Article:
Your Taxes: Multinational firms in the firing line

Intercompany cross-border transactions root of problems; ITA increasing number of transfer-pricing specialists.

May 22, 2013 22:10

Azrieli. (photo credit: Reuters)

From Tel Aviv to California, multinational entities (MNEs) are being accused of unfair play when doing their tax planning. The problem occurs when there are international transactions within a group. Somehow it seems most of the profit seems to end up where there is the least tax.

US experience

On Monday, in a memo to the Permanent Subcommittee on Investigations of the US Senate Homeland Security and Government Affairs Committee, US Senators Carl Levin and John McCain wrote: “For example, Apple Inc. established an offshore subsidiary, Apple Operations International, which from 2009 to 2012 reported net income of $30 billion, but declined to declare any tax residence, filed no corporate income tax return, and paid no corporate income taxes to any national government for five years. A second Irish affiliate, Apple Sales International, received $74 billion in sales income over four years, but due in part to its alleged status as a nontax resident, paid taxes on only a tiny fraction of that income.”

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Other MNEs have faced similar criticism in the UK and elsewhere.

OECD hits back

On April 30, the Organization for Economic Cooperation and Development, to which Israel became a member in 2010, issued a 40-page handbook guide to educate tax authorities on how to choose which cross-border intercompany transactions to examine.

The contents of this handbook are of concern for any entity operating legitimately with foreign-affiliated companies. While the handbook says fact finding is important, it also says the mere existence of certain types of transactions are worthwhile to assess.

Many tax jurisdictions may already be focusing on the various intercompany-pricing (“transfer pricing”) issues noted in the handbook. That the OECD has published a handbook on “risky” transfer pricing items that should be assessed essentially provides justification for all tax authorities to examiner a multinational’s transfer-pricing policies extemporaneously.

For Israeli multinationals, this is all the more frightening because these audits are not only time consuming, but the OECD’s pronouncements may lead to the Israel Tax Authority (ITA) making unsupportable tax adjustments with insufficient fact finding. The same may be expected in other countries.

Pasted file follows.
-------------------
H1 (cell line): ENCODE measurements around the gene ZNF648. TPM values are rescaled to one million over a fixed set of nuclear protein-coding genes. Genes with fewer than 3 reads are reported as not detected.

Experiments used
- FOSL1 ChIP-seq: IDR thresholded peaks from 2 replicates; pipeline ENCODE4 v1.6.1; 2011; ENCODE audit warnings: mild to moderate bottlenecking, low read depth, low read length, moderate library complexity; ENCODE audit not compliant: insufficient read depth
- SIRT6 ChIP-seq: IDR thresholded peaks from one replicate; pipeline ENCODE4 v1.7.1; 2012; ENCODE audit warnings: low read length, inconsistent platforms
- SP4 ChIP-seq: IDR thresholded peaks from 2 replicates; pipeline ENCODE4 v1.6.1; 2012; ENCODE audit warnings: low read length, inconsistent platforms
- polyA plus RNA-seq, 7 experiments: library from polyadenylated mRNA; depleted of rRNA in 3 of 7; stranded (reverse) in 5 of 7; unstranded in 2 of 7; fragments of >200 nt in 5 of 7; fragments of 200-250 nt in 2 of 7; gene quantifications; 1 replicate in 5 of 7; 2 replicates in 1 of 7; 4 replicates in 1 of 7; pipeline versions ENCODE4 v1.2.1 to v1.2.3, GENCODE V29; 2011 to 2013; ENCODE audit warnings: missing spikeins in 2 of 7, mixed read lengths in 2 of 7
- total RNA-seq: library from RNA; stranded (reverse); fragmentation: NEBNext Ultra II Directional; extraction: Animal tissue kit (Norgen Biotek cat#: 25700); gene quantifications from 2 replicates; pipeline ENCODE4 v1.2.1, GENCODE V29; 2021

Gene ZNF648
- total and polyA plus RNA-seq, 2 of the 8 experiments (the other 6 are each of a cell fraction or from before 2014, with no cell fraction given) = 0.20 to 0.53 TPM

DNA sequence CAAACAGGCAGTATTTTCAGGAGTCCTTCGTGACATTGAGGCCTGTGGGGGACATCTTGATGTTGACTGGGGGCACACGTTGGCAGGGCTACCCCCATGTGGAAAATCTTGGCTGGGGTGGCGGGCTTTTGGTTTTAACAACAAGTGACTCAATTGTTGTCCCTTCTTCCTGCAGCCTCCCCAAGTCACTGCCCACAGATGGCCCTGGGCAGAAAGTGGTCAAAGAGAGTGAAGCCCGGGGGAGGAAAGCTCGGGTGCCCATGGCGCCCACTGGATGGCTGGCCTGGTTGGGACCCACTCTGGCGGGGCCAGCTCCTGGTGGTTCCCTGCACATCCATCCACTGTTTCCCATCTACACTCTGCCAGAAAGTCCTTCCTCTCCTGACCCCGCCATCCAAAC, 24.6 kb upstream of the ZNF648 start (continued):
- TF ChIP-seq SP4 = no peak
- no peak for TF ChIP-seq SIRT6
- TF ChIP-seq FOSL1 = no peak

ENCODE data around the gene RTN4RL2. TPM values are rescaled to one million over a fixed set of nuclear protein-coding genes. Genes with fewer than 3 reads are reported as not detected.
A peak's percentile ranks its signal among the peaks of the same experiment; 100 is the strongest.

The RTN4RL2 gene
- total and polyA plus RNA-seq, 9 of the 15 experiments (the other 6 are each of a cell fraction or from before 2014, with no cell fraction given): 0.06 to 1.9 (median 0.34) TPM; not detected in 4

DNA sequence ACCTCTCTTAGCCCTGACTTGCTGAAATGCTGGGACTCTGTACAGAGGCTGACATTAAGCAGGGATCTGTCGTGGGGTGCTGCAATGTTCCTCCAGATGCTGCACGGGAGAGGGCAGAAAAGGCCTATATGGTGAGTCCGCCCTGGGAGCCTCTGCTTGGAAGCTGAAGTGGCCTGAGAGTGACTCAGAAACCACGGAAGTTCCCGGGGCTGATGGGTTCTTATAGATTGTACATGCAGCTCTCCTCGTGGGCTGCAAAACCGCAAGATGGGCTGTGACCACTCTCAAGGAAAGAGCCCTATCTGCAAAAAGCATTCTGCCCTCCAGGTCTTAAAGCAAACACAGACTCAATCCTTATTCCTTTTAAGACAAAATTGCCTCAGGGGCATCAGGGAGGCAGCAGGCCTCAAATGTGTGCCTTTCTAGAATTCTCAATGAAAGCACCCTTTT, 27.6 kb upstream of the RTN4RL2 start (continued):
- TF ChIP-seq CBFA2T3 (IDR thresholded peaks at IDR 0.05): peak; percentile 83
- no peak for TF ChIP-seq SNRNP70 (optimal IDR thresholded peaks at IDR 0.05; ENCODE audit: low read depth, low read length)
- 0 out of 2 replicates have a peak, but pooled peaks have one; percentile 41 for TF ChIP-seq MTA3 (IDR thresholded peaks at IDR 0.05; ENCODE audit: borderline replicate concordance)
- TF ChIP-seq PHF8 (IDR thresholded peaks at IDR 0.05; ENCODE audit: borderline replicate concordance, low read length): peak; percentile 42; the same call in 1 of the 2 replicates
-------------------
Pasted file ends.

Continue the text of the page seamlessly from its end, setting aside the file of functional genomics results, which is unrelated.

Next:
Why does transfer pricing matter?

Transfer pricing, informally defined internationally as the cross-border pricing of goods, services, intangibles or financial transactions between related parties, is one of the most controversial areas of tax examination by tax authorities. In addition to the handbook, approximately a month ago, the OECD issued a separate report that addressed MNEs’ “shifting” of profits to lower tax jurisdictions.

Transfer pricing has been deemed in this report to be a leading means by which MNEs shift profits.

Now, with the issuance of the handbook, a means of assessing when and how and what transfer-pricing issues to audit is provided to tax authorities globally.

What the OECD said

The latest OECD handbook does provide a summary of the conditions that need to be assessed prior to engaging in a transfer-pricing audit, though we fear the issues it highlights as higher risk will be pursued by the ITA and other tax authorities without due process to the preconditions noted by the OECD.

The transfer-pricing risk-assessment handbook delineates five topics that a tax authority should assess: (1) what questions should the tax authority seek answers to; (2) how can the tax authority evaluate what are a MNE’s material transfer-pricing risks that justify a detailed audit; (3) where can the tax authority get the information necessary to identify the MNE’s transfer-pricing issues; (4) how can the tax authority organize itself to carry out an effective risk assessment; and (5) how can the tax administration most effectively interact with the taxpayer in assessing transfer-pricing risk.

The high-risk transfer-pricing transactions noted by the handbook include large levels of intercompany transactions, intercompany royalty payments for know-how or other intangibles, intercompany services fees for management activities or any other type of service, intercompany financial transactions such as interest expense, insurance premiums or guarantees, and issues pertaining to the sale or sharing of intangibles.